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How to Avoid Dangerous Waterborne Parasite Cryptosporidium

How to Avoid Dangerous Waterborne Parasite Cryptosporidium

How to Avoid the Dangerous Waterborne Parasite Cryptosporidium

Cryptosporidium – commonly referred to as just ‘Crypto’ – is a microscopic parasite that lives naturally inside of animals. It is very common to find Crypto in lakes and ponds in the countryside, where it passes through and is deposited into the water via animal waste.

Crypto’s ubiquity means it also frequently makes its way into reservoirs and other water supplies. It has a nasty tendency to appear in swimming pools; especially during the summer holidays.

What’s disturbing about this parasite is that it seems to have evolved a defence mechanism to resist cleaning agents. For example, Crypto has a protective “shell” that even chlorine is unable to breakdown. Once it contaminates a water supply, infection can spread quickly. In 2016, more than 223 people in Devon and Dorset fell ill to an outbreak that stemmed from a contaminated swimming pool, causing illness, diarrhoea and other misery.

Most symptoms are aggressive — vomiting, diarrhoea and fever — but relatively short lived. But in immunocompromised people, Crypto can actually be fatal.

Given the extent that Crypto can be found throughout the natural world, and especially in the UK, the parasite’s reputation is perhaps underrated. Mention the term to a friend or family member, and it is highly unlikely they will even have heard of it. No wonder cases of the parasite is increasing.

With this in mind, what can actually be done to avoid catching the Crypto bug?

Avoiding Cryptosporidium

Some of the main causes of Crypto come from public swimming pools and through touching animals, or swimming in water sources that are contaminated (usually this means water filled with animal waste).

In the case of swimming pools, the disturbing truth is, the parasite often gets in via other (contaminated) swimmers defecating or urinating in the pool.

If you still want to go swimming after reading this, keep your head above the water, and definitely do not swallow the pool water!

Animals carry many pathogens, you should wash your hands after touching them anyway — including even the cat and the dog. As for the third main cause of infection, the same rules as for the swimming pool apply.

Cryptosporidium at Home

More insidiously, however, Crypto can get into our own water supply at home. This can happen when regular drinking water is contaminated with sewage overflows, or when the sewage systems are not working properly.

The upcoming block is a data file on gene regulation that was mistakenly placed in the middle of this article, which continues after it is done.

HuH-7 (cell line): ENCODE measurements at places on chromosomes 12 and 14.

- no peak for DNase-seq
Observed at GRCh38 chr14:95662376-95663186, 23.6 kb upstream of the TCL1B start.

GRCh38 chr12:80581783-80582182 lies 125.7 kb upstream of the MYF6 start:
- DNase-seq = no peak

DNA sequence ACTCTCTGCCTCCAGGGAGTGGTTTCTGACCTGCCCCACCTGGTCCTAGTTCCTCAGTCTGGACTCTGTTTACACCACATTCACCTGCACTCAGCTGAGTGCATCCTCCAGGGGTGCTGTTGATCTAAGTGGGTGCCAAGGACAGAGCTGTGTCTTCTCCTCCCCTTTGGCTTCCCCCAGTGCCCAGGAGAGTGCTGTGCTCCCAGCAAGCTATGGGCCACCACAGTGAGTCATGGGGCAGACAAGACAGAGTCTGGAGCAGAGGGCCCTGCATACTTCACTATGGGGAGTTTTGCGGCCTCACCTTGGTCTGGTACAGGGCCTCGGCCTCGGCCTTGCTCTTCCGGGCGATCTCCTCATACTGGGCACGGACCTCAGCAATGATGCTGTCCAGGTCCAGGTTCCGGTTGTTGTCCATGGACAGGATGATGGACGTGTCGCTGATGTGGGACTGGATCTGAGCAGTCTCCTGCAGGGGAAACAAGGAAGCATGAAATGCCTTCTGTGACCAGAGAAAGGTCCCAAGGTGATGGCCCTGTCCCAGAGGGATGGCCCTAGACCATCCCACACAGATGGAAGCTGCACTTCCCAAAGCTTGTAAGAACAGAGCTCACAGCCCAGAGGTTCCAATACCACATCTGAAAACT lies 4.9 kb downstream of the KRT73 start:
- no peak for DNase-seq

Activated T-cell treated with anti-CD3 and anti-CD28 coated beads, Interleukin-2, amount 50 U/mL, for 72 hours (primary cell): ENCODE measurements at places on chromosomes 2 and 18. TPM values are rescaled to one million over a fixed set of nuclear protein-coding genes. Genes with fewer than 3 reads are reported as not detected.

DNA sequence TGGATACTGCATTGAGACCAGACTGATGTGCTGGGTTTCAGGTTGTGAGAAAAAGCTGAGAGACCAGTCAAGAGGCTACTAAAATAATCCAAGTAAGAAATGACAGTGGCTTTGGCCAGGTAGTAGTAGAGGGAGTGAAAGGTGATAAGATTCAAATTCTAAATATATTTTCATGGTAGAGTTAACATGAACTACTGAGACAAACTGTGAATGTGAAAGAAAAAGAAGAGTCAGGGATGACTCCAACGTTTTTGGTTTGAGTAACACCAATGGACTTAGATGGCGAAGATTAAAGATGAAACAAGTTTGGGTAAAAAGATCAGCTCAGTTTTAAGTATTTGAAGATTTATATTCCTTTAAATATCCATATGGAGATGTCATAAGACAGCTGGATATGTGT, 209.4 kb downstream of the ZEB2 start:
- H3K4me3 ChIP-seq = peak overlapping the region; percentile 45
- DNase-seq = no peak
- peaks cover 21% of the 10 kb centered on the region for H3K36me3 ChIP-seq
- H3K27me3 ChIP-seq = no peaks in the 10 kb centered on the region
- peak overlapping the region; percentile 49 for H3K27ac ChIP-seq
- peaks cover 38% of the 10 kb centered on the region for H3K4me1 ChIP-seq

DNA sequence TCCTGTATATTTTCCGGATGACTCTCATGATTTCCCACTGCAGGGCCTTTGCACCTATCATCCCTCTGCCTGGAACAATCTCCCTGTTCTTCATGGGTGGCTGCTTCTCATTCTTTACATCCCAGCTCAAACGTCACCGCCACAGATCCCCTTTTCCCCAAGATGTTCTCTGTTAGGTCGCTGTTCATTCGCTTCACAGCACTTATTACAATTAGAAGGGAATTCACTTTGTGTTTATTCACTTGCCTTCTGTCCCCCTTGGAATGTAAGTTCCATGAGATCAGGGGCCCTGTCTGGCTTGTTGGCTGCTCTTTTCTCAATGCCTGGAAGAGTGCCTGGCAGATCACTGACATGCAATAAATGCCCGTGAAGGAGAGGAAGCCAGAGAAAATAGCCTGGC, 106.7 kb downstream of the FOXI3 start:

A bad storm, or excess agricultural run-off, can all place the parasite squarely in our homes.

The best way to deal with the parasite then, is to be vigilant. In the shower and the bath, try not to expose your eyes or mouth to the parasite. This is easier said than done, but not impossible. And can even become second nature after a few weeks of conscious practice.

The biggest problem — you might be thinking — is that such vigilance basically puts an end to drinking tap water at home. Not quite. Water filters are a good block to the parasite, and keep it out along with other pollutants.

You can also use cartridges and tablets to safely cleanse Crypto, so you can keep drinking water from the tap quite comfortably.

If you suspect a contamination in the house, contact your water supplier.

Another way Crypto can make its way into the home is after making its way into your pet first. Be mindful, and especially when letting your pet outside (and especially if you are taking the dog for a walk), not to let it drink anything that you wouldn’t drink.

Dealing with a Cryptosporidium Infection

Inside the body, Cryptosporidium can cause an illness called cryptosporidiosis. Symptoms typically last about two weeks but can go on for a month. That’s a long time to be ill. Fortunately, in most cases, the body can kick out the pathogen without any outside help.

In other cases, antiparasitic medication may be needed. In order to curtail the spread of the parasite, it is important not to return to work for at least 48 hours after showing symptoms — and especially if you work with the elderly, the ill, or children. If you suspect you have the parasite speak to your GP, who may be able to at least offer you painkillers for the abdominal cramps.

In most cases, the only way to beat cryptosporidiosis is to ride it out. This includes drinking plenty of fluids to replace those lost as diarrhoea and vomiting, to remain hydrated and keep your body mineralised.

It is estimated that a quarter of us is at risk of becoming infected by the Crypto bug at any one time. Don’t let it happen.

This article was written by Neil Wright on behalf of Pure Freedom, a company that manufactures equipment for professional window cleaners.